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A SITE SELECTION INVESTMENT PROFILE
OREGON, OHIO
From Site Selection magazine, November 2015
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Bright Horizon

A corner of Northwest Ohio meets two nations’ energy demands with a growing critical mass of projects.

OREGON, OHIO
Maumee Bay State Park in Oregon, Ohio, takes recreational advantage of the same stretch of Lake Erie that offers such a powerful asset for the energy sector.
Photo by Amy Lynn – Images on the Bay

by ADAM BRUNS

Founded on densely wooded land once known as the Great Black Swamp, the City of Oregon’s heritage is replete with investments in water and wastewater infrastructure. In addition to railroad and port operations built up over the years, that’s what originally drew the BP and Toledo Refining Co. refineries to the area in the early 20th century. It was also crucial to the city’s success in fighting off a partial annexation in 1958, when Oregon adopted the motto “City of Opportunity.”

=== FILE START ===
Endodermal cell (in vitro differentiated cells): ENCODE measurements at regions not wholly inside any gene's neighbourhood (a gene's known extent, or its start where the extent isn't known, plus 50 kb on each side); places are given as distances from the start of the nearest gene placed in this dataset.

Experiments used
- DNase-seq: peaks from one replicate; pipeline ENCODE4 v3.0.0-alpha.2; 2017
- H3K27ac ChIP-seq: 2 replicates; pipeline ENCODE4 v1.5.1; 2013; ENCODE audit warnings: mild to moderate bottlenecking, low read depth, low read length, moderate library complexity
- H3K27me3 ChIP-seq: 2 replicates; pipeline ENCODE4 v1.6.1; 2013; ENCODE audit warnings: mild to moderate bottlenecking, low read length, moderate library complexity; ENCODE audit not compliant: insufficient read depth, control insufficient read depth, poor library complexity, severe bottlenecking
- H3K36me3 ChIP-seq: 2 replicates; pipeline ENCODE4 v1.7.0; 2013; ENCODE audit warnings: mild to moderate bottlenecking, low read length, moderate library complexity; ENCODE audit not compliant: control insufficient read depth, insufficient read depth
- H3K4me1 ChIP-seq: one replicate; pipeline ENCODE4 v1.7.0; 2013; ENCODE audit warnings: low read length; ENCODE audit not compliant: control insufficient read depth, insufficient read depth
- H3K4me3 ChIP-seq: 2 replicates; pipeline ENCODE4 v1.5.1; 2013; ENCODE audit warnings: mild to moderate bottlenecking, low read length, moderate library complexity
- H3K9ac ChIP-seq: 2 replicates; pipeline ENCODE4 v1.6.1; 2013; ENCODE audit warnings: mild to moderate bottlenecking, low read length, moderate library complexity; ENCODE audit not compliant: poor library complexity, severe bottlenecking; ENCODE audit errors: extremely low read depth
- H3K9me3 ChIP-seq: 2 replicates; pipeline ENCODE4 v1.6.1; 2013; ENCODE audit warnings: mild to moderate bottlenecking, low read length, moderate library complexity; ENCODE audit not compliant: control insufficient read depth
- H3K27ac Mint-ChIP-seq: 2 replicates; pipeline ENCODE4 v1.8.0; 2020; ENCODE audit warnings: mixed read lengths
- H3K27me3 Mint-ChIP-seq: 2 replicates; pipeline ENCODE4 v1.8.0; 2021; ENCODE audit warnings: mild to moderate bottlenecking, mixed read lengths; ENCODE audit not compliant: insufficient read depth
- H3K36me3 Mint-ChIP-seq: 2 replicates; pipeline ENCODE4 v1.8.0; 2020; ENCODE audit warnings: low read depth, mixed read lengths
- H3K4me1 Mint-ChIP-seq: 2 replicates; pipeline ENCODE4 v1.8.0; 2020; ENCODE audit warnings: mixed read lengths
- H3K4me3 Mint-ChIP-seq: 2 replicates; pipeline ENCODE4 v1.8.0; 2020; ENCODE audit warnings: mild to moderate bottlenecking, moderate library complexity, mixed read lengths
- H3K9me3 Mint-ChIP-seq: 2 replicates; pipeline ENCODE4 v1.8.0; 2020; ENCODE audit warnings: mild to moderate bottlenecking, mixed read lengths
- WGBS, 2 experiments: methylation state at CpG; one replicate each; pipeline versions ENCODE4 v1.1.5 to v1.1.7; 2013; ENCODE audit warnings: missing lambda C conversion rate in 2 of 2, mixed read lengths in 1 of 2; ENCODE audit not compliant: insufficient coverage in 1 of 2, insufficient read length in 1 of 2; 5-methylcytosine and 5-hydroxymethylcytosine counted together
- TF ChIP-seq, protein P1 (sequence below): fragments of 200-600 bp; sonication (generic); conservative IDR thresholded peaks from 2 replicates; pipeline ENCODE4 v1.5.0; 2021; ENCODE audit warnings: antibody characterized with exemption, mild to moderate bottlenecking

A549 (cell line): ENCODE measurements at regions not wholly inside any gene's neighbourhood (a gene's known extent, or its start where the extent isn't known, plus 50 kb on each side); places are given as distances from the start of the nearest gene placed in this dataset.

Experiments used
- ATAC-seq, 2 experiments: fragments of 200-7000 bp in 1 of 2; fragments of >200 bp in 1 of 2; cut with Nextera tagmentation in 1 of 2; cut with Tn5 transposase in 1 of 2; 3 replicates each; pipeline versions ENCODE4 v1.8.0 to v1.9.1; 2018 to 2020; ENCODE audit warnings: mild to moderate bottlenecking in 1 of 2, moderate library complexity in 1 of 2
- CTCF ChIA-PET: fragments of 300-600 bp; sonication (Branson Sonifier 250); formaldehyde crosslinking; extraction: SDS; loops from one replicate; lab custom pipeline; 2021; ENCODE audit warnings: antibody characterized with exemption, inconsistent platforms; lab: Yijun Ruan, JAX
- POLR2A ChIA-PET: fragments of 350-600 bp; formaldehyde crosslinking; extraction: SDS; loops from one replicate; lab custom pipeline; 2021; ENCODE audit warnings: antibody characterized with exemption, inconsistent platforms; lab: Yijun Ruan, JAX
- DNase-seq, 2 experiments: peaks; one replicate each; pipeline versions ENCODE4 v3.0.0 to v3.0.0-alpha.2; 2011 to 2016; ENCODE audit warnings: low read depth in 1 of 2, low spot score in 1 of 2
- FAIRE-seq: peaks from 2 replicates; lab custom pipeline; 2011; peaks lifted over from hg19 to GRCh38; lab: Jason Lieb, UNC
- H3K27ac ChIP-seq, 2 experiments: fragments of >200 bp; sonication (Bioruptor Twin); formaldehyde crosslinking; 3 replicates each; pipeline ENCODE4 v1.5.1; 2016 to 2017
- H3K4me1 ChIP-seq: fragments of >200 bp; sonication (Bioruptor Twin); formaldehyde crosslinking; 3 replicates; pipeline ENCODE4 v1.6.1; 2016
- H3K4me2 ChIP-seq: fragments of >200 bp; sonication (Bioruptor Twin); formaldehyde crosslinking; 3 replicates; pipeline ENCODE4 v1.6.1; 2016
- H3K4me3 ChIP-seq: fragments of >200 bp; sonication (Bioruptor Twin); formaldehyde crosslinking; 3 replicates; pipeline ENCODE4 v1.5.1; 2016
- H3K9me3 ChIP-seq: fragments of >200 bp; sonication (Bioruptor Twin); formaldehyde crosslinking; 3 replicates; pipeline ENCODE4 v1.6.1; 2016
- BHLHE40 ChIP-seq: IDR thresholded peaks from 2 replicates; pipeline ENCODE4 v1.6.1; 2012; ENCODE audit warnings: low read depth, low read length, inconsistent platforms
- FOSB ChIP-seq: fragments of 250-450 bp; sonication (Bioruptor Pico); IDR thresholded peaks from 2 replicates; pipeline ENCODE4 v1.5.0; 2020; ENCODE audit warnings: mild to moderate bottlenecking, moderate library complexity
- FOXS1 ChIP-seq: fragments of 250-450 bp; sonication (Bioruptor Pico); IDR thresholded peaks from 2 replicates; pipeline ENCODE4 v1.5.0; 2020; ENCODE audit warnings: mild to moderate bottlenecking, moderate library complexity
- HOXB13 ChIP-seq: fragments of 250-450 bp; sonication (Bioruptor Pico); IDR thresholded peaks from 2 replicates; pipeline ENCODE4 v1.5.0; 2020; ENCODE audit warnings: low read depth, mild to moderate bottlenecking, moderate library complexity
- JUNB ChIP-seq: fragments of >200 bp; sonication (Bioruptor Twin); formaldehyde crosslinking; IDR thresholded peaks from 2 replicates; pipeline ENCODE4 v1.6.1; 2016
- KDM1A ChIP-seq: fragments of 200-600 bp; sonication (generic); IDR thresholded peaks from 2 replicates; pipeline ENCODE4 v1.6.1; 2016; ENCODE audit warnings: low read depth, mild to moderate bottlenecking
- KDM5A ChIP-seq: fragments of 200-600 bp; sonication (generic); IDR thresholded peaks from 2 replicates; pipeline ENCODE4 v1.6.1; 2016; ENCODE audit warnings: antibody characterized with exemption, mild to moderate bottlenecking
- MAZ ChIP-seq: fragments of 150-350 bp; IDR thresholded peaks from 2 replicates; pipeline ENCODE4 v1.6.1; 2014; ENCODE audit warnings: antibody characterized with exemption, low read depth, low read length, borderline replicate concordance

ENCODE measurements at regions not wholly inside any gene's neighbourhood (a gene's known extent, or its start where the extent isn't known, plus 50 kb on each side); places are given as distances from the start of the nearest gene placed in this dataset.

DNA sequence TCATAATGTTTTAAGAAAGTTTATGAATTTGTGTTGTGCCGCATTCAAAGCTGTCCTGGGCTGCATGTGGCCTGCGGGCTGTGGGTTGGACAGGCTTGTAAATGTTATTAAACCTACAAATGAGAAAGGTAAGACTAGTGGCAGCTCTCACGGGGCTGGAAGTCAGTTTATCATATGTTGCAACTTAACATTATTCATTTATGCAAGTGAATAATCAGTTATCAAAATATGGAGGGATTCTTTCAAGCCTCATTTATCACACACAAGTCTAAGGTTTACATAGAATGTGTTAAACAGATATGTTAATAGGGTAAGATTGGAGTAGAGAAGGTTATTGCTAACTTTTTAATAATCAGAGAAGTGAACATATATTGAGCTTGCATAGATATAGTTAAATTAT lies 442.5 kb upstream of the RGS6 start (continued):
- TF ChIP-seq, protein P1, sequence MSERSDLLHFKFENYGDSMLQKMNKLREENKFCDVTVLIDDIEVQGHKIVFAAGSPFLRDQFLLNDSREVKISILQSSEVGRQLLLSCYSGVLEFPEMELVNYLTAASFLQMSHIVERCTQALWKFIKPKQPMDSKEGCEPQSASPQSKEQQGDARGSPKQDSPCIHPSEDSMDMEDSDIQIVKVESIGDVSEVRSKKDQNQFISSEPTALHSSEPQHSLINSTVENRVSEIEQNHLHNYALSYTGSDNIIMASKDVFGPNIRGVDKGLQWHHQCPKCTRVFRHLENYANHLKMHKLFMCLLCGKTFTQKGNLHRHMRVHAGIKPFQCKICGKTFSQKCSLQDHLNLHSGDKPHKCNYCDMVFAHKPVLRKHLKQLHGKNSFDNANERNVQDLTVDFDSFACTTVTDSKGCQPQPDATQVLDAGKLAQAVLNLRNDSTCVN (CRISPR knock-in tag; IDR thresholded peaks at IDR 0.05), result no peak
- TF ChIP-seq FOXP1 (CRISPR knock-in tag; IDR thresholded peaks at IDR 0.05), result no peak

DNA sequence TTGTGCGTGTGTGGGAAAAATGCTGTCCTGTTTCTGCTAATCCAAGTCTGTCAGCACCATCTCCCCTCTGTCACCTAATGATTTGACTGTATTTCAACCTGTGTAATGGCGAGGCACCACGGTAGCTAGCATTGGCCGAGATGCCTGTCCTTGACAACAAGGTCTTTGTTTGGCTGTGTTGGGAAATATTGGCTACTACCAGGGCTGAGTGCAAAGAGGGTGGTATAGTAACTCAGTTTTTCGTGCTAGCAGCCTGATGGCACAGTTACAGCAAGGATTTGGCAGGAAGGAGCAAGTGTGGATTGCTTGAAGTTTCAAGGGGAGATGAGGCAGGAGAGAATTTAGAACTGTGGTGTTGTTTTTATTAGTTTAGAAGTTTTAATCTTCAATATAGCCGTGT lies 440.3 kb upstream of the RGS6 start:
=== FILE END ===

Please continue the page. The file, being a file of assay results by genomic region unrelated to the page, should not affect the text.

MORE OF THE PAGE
Today, this little corner of opportunity still beckons.

Of the eight gold-level investors in the Oregon Economic Development Foundation in Northwest Ohio, three are major energy players. Central to their message to outsiders is this: There’s room for more.

Specifically, 700 acres of room, “zoned industrial, waiting for you,” says the Foundation, which serves the needs of Lucas County’s largest suburb. Though the city remains focused on target sectors that include manufacturing, logistics and healthcare, energy has been the lead dog for 100 years — and figures to be for years to come.